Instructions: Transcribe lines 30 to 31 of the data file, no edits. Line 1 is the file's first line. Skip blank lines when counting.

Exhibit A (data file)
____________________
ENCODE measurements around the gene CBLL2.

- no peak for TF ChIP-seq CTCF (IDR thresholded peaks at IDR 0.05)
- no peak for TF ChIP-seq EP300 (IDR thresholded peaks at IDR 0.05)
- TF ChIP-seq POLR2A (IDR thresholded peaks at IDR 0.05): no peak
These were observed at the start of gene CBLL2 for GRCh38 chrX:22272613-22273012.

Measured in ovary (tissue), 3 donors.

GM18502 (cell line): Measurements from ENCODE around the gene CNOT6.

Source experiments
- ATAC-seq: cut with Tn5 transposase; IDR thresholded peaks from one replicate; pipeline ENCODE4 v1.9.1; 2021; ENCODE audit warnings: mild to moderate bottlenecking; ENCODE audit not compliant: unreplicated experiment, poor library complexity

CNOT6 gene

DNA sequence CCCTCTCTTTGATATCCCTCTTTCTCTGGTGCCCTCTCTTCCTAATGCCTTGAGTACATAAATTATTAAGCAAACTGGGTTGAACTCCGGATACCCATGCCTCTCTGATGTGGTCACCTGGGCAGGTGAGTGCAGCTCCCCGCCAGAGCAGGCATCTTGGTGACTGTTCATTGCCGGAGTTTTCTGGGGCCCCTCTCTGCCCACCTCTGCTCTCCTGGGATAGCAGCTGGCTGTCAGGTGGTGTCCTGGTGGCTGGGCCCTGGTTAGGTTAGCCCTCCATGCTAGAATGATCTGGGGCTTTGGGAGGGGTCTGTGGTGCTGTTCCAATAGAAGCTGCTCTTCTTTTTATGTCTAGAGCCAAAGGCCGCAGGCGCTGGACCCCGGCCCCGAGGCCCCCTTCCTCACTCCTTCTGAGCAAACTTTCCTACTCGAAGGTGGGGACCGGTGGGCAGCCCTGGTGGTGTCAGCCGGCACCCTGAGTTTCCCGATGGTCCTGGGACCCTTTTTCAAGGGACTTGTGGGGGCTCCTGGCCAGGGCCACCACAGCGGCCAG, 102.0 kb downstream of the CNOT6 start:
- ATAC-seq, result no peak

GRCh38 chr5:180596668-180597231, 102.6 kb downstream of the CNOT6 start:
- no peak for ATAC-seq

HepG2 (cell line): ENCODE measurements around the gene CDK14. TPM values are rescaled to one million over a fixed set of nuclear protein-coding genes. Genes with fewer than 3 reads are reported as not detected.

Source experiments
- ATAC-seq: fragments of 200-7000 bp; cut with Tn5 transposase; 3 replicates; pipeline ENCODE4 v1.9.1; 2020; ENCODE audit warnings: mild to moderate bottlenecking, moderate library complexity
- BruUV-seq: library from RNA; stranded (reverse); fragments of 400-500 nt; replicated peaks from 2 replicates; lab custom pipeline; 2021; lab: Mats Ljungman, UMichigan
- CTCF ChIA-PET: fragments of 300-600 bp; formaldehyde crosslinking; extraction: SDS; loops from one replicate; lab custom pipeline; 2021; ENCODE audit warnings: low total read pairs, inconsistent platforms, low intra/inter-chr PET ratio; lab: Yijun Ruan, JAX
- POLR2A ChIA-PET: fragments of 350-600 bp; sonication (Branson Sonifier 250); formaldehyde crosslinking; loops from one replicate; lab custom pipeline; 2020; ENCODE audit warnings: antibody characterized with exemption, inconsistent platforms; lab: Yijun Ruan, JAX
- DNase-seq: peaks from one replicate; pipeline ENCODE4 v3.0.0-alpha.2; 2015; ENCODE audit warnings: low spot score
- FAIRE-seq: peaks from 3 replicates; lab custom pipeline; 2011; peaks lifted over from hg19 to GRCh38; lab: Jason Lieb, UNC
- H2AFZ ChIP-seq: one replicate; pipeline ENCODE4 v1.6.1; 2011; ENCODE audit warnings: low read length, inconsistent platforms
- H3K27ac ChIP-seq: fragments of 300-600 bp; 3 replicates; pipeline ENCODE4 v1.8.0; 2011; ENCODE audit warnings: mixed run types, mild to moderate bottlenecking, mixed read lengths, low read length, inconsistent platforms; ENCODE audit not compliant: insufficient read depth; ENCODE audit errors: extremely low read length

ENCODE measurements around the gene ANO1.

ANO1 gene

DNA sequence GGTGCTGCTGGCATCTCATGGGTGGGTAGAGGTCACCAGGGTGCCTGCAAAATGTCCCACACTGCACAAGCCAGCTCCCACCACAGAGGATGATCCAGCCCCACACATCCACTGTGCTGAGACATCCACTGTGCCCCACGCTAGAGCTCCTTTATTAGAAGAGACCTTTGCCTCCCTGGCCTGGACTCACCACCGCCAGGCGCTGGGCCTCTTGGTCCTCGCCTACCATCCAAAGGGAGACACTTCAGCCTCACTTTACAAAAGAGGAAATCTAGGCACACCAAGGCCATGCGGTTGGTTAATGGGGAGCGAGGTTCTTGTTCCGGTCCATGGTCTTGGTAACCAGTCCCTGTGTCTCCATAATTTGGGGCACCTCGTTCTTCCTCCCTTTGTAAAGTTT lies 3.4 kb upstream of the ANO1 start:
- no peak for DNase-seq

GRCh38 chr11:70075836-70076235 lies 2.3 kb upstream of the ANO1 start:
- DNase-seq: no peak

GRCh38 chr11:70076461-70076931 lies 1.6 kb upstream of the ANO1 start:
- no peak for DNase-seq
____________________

- DNase-seq: no peak

GRCh38 chr11:70076461-70076931 lies 1.6 kb upstream of the ANO1 start: